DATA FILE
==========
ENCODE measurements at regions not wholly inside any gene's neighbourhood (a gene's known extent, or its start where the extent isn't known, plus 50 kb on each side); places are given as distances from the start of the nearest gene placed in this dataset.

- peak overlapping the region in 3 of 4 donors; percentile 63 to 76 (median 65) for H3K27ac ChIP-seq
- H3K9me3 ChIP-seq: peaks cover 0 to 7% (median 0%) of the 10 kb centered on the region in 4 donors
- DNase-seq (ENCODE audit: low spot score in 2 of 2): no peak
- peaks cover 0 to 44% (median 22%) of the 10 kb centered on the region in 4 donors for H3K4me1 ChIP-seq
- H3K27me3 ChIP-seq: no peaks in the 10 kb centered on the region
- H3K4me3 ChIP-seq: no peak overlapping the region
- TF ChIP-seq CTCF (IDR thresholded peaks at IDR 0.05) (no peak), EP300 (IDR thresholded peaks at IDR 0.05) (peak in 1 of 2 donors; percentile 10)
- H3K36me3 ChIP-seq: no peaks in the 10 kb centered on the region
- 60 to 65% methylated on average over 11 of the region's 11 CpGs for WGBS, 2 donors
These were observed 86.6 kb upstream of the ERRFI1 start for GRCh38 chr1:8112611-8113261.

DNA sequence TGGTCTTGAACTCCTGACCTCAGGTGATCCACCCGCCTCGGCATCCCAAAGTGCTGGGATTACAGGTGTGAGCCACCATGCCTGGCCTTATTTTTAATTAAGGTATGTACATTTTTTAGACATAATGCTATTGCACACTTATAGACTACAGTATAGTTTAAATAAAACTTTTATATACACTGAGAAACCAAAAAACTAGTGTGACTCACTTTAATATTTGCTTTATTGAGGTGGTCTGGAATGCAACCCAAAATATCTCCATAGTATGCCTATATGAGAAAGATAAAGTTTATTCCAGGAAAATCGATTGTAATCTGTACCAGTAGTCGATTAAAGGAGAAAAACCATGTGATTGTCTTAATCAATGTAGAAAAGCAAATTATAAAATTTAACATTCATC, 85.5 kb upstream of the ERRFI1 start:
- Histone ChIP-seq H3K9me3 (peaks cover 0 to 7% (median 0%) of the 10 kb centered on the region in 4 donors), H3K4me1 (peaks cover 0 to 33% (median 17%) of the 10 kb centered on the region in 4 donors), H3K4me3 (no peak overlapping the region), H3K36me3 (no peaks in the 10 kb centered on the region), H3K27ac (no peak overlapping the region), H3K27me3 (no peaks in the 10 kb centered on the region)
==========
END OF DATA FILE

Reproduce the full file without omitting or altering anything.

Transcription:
ENCODE measurements at regions not wholly inside any gene's neighbourhood (a gene's known extent, or its start where the extent isn't known, plus 50 kb on each side); places are given as distances from the start of the nearest gene placed in this dataset.

- peak overlapping the region in 3 of 4 donors; percentile 63 to 76 (median 65) for H3K27ac ChIP-seq
- H3K9me3 ChIP-seq: peaks cover 0 to 7% (median 0%) of the 10 kb centered on the region in 4 donors
- DNase-seq (ENCODE audit: low spot score in 2 of 2): no peak
- peaks cover 0 to 44% (median 22%) of the 10 kb centered on the region in 4 donors for H3K4me1 ChIP-seq
- H3K27me3 ChIP-seq: no peaks in the 10 kb centered on the region
- H3K4me3 ChIP-seq: no peak overlapping the region
- TF ChIP-seq CTCF (IDR thresholded peaks at IDR 0.05) (no peak), EP300 (IDR thresholded peaks at IDR 0.05) (peak in 1 of 2 donors; percentile 10)
- H3K36me3 ChIP-seq: no peaks in the 10 kb centered on the region
- 60 to 65% methylated on average over 11 of the region's 11 CpGs for WGBS, 2 donors
These were observed 86.6 kb upstream of the ERRFI1 start for GRCh38 chr1:8112611-8113261.

DNA sequence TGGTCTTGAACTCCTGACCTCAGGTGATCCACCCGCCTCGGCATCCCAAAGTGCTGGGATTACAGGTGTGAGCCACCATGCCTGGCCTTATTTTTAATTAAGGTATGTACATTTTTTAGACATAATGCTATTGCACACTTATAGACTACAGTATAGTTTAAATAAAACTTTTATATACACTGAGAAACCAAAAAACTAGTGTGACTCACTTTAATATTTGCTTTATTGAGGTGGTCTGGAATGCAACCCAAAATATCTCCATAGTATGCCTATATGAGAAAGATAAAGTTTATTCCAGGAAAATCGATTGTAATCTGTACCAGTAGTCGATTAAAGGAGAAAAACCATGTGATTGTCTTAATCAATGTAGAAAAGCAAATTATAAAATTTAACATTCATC, 85.5 kb upstream of the ERRFI1 start:
- Histone ChIP-seq H3K9me3 (peaks cover 0 to 7% (median 0%) of the 10 kb centered on the region in 4 donors), H3K4me1 (peaks cover 0 to 33% (median 17%) of the 10 kb centered on the region in 4 donors), H3K4me3 (no peak overlapping the region), H3K36me3 (no peaks in the 10 kb centered on the region), H3K27ac (no peak overlapping the region), H3K27me3 (no peaks in the 10 kb centered on the region)